With NASAâ€™s New Orleans fuel-tank factory out of commission, shuttle repairs could suffer serious delays
By Michael BelfiorePosted 09.12.2005 at 2:00 am 0 Comments
When Hurricane Katrina roared through the U.S. Gulf Coast on August 29, devastating New Orleans, it shut down a major NASA facility, bringing the space agency's seemingly endless struggle to resume shuttle flights to a swift halt. The Michoud Assembly Facility, located about 15 miles east of the French Quarter, manufactures and repairs the space shuttle's giant external fuel tank-the same tank whose shedding insulation led to the destruction of Columbia in February 2003 and grounded the shuttle fleet last July.
By Rina BanderPosted 05.25.2005 at 2:00 am 0 Comments
NASA's Mars Reconnaissance Orbiter, the largest and most powerful spacecraft ever built, is bound for the Red Planet this August. Watch an animation of the craft as it speeds into martian orbit at 25,000 mph, uses atmospheric friction to slow itself down to 300 mph, and settles into its final orbit less than 200 miles from the planet's surface.
Scientists are triumphant over extraordinary new images from Saturn and its moons—rivers of methane, ice volcanoes, ferocious storms and more
By Michael MoyerPosted 04.29.2005 at 1:00 pm 0 Comments
The penetrometer was the first thing to hit. The stick-like probe on the bottom of the Huygens lander punched aside a hard pebble made of water ice on the surface of Saturn’s largest moon, Titan, and sliced down through five inches of soft, muddy material. Scientists watching from Earth were ecstatic—the probe was not expected to survive the landing—but at the same time puzzled: If Titan really was, as they suspected, much like a young Earth, where were the liquid oceans predicted to cover the surface?
By Martha HarbisonPosted 04.19.2005 at 12:00 am 0 Comments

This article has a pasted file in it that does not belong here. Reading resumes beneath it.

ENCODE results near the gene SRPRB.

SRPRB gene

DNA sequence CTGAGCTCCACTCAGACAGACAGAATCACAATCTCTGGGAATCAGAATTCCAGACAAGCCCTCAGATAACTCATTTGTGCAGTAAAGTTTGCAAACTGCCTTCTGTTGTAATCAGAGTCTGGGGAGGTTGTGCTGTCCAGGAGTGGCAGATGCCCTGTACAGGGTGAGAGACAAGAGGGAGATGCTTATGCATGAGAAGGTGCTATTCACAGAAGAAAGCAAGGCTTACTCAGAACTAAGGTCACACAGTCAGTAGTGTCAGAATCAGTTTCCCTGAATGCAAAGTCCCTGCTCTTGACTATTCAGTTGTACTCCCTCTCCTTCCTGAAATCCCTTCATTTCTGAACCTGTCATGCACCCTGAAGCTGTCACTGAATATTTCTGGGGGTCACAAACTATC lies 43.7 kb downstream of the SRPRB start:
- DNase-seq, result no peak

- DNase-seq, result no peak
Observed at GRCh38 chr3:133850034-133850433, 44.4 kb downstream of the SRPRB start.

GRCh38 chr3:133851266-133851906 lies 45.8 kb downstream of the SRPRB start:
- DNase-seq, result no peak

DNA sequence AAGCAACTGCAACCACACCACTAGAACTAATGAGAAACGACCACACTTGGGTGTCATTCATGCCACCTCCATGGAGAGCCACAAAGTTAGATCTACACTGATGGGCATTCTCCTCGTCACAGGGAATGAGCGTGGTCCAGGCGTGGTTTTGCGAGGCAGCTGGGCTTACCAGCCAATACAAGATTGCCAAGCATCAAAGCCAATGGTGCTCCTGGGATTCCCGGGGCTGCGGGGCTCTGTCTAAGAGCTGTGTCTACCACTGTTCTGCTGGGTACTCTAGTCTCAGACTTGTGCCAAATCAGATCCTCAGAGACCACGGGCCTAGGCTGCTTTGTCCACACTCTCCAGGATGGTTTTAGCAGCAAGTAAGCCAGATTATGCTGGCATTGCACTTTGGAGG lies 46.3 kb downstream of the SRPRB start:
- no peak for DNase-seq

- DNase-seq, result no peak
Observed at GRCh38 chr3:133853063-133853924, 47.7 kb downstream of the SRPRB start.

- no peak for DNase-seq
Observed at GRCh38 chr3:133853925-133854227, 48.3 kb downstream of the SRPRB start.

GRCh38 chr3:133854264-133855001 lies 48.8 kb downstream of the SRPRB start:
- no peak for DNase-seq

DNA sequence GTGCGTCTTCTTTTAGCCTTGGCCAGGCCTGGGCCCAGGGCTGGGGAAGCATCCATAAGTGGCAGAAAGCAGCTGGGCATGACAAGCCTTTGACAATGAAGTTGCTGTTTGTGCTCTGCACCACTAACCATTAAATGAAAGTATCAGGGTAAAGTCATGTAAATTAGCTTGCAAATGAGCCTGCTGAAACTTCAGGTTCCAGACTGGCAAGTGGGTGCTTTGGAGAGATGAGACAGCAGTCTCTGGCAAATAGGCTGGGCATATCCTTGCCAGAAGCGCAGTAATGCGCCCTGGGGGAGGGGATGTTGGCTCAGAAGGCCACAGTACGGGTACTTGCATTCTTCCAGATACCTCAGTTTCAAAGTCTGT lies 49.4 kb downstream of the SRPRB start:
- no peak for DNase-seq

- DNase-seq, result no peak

Texas Star Party, May 1-8Those yearning for dark skies and the camaraderie of star enthusiasts might wish to make the trek to the 27th annual Texas Star Party. The event features a week of galaxy-gazing and plenary lectures. This year’s speakers include Robert T. Mitchell, the project manager of the Cassini mission, and Stephanie McLaughlin, a project coordinator for NASA’s Deep Impact mission. The Star Party has a strict “no lights” policy from sundown to sunup.
Landslide, mudslide, debris flowit doesn't matter what you call it, the outcome is the same: normally stable and stationary soil gets a bad case of wanderlust. In most cases, slides are triggered when too much water saturates a steep slope or when an earthquake shakes the ground loose. This can occur almost anywhere, but Central Americawith its precipitous hills, frequent heavy rainstorms and unstable volcanic soilis probably the number one hotspot. Ed Harp, a landslide geologist with the U.S.
The versatile Crew Exploration Vehicle is NASAâ€™s hope for a shuttle replacement.
By Dawn StoverPosted 04.08.2005 at 6:00 pm 0 Comments
The space shuttle may be in the best shape of its life, but in the forward-looking world of space travel, it's a grizzled senior citizenwith mandatory retirement looming in 2010. The race is on to develop a replacement.Still on the drawing board, NASA's next-generation spacecraft will be called the "Crew" Exploration Vehicle, or CEV. It's expected to begin carrying astronauts to low-Earth orbit by 2014 and to the moon by 2020.Eleven aerospace-industry teams are vying for two NASA contracts to develop CEV concepts; the winners will be announced by early September.
Scientists turn their attention to another incoming spacecraft.
By William Speed WeedPosted 11.13.2004 at 5:00 pm 0 Comments
It was supposed to end with a smashing movie stunt; instead it ended with a smash. The parachute that was to be grabbed by helicopter pilots on September 8 never opened, and the Genesis return capsule, loaded with solar particles, plunged into the Utah desert. A report from the NASA Mishap Investigation Board due out this month should explain why the spacecraft’s control system failed to deploy the chutes.
Will NASA’s exotic shipment from space land safely?
By William Speed WeedPosted 10.27.2004 at 6:00 pm 0 Comments
On September 8, a 420-pound capsule will plunge meteorlike into the upper atmosphere at more than 6 miles a second. A large parachute will then slow it down to a gentle 10 miles an hour. Finally, to keep the delicate ceramic plates securing the 10-microgram cargo inside from breaking on landing, a helicopter flown by Hollywood stunt pilots will hook the craft midair by its parafoil and lower it gently to the desert floor in Utah.